To cover several ski trails with machine-made snow, you need a lot of water. According to SMI Snow Makers, it takes about 75,000 gallons (285,000 liters) of water to create a 6-inch (15-centimeter) blanket of snow covering a 200 x 200 foot (61 x 61 meter) area. The system in a good-sized ski slope can convert 5,000 gallons (18,927 liters) of water to snow every minute! The fluid is pumped up from nearby sources like lakes and reservoirs.
SMI states that about 80 percent of this water ends up running back to its original source, making the process pretty efficient. Draining too much water at once from reservoirs can however have adverse effects on the marine fauna living in them, so water levels should be carefully managed.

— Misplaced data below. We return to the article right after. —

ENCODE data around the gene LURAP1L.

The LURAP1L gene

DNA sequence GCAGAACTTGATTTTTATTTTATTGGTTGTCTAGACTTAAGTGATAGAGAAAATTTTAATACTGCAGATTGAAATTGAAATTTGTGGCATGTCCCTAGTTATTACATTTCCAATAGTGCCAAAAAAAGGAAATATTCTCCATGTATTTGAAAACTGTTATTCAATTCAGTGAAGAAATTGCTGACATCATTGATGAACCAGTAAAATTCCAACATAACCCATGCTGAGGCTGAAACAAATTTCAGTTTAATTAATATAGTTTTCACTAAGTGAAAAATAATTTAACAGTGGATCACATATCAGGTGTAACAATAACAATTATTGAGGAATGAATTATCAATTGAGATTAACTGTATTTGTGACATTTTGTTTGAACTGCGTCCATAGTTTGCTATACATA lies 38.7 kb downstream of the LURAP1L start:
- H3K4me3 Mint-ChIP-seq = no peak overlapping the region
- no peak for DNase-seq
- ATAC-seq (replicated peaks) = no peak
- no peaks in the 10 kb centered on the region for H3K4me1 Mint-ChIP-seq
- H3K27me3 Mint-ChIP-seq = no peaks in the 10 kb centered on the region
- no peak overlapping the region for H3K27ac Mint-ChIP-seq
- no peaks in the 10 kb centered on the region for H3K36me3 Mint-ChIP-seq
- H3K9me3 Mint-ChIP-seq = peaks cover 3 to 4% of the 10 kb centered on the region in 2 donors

A significant environmental concern, and one of a resort's biggest expenses, is power consumption. If a slope uses compressed air in its snow guns, it has to provide a lot of energy to run the large air-compressing pumps. It also needs a pump system to provide the water to the snow makers. These pumps are often run by diesel engines, which expel a high level of air pollution.
Modern resorts have taken to installing airless fan guns for increased efficiency. According to the Snow Valley Mountain Resort, these machines consume about 70 percent less power compared to the old compressor designs. Even with technological advances, snowmakers still take a lot more energy to do the job than natural clouds do. Vail Resorts, which operates 17 ski lodges around the United States, estimated its total power consumption to be 310,000-megawatt hours in 2019. That's the equivalent of about 30,000 U.S. households. To lower the associated costs, many skiing destinations have turned to wind turbines and solar panels to sustainably produce energy on-site.